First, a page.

Steele is a Different Pitcher Now, Martin, Hendricks, Ashby, Possible Pitching Target, and Other Cubs Bullets

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Steele is a Different Pitcher Now, Martin, Hendricks, Ashby, Possible Pitching Target, and Other Cubs Bullets

Chicago Cubs

Apologies for the very late Bullets. I’m in the phase of Blogathon prep where I will let myself sleep as late as I possibly can, to try to bank some sleep before Monday. You fine folks did it with your donations to Make-A-Wish, and we’ve locked in the full 41-hour affair! So if you want additional shenanigans during the Blogathon, well, someone’s gonna have to come up with a great idea, and a higher fundraising level that matches the idea.

  • As noted in the EBS, Justin Steele’s final line last night (3.2 IP, 4 R, 0 ER) was almost exclusively the product of a 39-pitch third inning where the only thing he did wrong was throw a would-be wild pitch (that could have been blocked, and that barely clipped a pant leg). Otherwise, he did his part to record like six outs in the inning.
  • I like this take on Steele, overall, from himself and David Ross, via NBCSC:

“I feel like I’ve grown a lot,” Steele said. “I feel like I’m a completely different pitcher than I was a year ago. I’ve learned so much.

“I feel like with every outing, I learn something. I’ve definitely learned how to pitch and not just throw my pitches. I would say I’m definitely a completely different pitcher in a better way.”

Ross pointed to adjustments Steele has made, like throwing his fastball down and in more frequently, and noted the lefty’s improved ability to command his slider.

“The evolution is, ‘I found my strengths and been able to hone in on that,’” Ross said. “Not kind of searching for changeups and sinkers on both sides of the plate.

“He’s gotten to his strength and just hammered that and had a lot of success.”

  • It’s just true. Steele really is a different pitcher this year from last, not just in the results, but in how he uses his pitches. There’s a reason he is able to work up in the zone so aggressively and more or less never get barreled. He and the Cubs figured out how to pair those pitches with when he goes hard down and in to righties, rather than him trying to work the outer edge with the changeup and sinker (normally that’s what you’d want a lefty to do against righties, but (1) not every pitcher can make that work, and (2) not every lefty has the kind of four-seamer and slider that can work so well going inside on a righty).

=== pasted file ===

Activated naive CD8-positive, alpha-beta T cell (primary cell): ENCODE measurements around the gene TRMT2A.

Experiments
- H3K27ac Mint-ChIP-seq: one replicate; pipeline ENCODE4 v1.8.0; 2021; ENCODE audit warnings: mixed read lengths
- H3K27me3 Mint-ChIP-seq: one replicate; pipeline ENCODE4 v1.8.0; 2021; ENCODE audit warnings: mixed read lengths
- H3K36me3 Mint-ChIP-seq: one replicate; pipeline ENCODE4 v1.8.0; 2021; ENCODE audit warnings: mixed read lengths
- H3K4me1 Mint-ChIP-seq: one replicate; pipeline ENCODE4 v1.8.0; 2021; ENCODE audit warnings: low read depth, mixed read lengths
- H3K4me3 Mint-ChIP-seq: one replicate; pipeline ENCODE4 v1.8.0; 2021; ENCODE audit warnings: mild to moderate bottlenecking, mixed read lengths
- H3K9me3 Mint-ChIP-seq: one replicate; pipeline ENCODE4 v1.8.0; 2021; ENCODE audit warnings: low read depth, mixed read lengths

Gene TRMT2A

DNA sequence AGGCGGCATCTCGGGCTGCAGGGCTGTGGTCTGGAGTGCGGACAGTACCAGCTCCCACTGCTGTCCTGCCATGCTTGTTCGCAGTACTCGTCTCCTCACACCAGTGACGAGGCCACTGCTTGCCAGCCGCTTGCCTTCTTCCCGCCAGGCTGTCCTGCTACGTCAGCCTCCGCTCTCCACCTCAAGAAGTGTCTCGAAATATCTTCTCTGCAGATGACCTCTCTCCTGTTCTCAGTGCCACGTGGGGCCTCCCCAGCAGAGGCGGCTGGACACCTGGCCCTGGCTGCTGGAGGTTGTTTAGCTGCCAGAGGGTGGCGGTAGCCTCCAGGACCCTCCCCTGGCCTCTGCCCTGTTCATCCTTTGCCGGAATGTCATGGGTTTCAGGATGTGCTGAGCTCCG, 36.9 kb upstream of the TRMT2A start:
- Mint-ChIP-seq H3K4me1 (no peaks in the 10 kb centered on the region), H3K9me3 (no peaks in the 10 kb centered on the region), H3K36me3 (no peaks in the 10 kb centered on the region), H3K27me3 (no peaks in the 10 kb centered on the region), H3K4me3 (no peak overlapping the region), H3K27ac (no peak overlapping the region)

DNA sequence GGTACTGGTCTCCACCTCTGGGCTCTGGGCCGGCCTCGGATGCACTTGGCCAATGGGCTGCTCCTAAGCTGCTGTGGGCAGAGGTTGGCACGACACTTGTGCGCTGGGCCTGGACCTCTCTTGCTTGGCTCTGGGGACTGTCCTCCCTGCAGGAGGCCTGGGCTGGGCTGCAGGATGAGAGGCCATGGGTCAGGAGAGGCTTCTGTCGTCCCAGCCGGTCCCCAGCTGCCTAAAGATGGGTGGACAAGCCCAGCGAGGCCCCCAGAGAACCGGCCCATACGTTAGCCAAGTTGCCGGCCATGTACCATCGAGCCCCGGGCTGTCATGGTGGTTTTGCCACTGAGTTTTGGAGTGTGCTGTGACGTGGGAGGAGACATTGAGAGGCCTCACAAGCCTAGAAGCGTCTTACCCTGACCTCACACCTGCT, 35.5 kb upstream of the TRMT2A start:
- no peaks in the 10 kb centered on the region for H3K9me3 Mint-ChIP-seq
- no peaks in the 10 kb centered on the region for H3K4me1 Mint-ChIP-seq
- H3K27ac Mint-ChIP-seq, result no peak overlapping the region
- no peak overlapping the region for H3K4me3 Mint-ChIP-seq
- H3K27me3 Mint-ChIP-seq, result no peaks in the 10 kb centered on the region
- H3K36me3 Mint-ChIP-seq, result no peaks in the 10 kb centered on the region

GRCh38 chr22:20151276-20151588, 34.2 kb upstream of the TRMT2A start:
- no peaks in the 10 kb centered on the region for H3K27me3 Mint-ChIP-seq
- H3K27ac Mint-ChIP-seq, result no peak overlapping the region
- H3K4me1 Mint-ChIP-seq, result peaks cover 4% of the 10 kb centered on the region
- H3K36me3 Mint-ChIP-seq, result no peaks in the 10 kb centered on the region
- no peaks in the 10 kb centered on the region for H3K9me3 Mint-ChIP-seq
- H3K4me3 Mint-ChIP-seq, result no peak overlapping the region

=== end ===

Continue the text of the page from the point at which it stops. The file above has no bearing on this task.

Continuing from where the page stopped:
• Just keep Steele and Keegan Thompson healthy, and you’ve got two solid starters in place for next year, entirely home-grown and further developed at the big league level. Exactly what you want to see.
  • Poor David Ross. He became the meme of the night on Twitter when he flashed double birds – I think in a joking way to someone on the field (old friend Joc Pederson, perhaps?) – and the Marquee camera caught it coming back from break:
  • Also from last night’s game, great to see Chris Martin go over an inning (he can go multi-innings!) and strike out three (he has dominant stuff!). I tend to think he would be in a lower tier than guys like Andrew Chafin and Ryan Tepera last year – or Mychal Givens this year – but Martin has been very successful before, and his peripherals have been great this year. Gotta believe there’s a team out there that would trade a compelling prospect (would have to be a fringier, higher-risk type).
  • The news of it came down the pike at an awkward time for coverage, but the full details are out now on the Aaron Ashby extension (if you missed the news in the first place):
  • Ashby, 24, has been solid, if unspectacular, for the Brewers in parts of the last two seasons (4.43 ERA, 3.76 FIP), but he’s got upside. It’s a very Brewers extension, in that it offers up a decent-sized guaranteed chunk in exchange for cost-certainty during arbitration, and then a couple club options that could look very cheap if he takes the next step.
  • Gotta think Sean Newcomb is indeed going to get another shot with the big league team after the Trade Deadline:
  • He’s basically striking guys out at an absurd clip – even after moving into long relief and starts – but also walking them at an absurd clip. Nobody can hit him in either case. My guess is the Cubs will want him to come back up after whatever work they’ve put in, and see how he fares against big league bats for a couple months. Then they would have a tender decision come November.
  • Speaking of second half starts, Kyle Hendricks tested out his shoulder in the weight room and apparently still feels the effects of his shoulder strain (NBC). He can’t start throwing until that discomfort is gone, so it’s still very TBD on when or if he returns this year. For his part, he is staying optimistic and expects to return.
  • When Lance Brozdowski mentions a specific pitching name to watch, I pay close attention:
  • Like Lance said, Frasso is coming off of Tommy John surgery and if you look at the absurd stats and video, your eyes will pop. Clearly, something went right for him in the rehab, and if this is a guy the Cubs are actually targeting, it’s easy to see why:
  • I am a child and I giggled:

Author: Brett Taylor

Brett Taylor is the Editor and Lead Cubs Writer at Bleacher Nation, and you can find him on Twitter at @BleacherNation and @Brett_A_Taylor.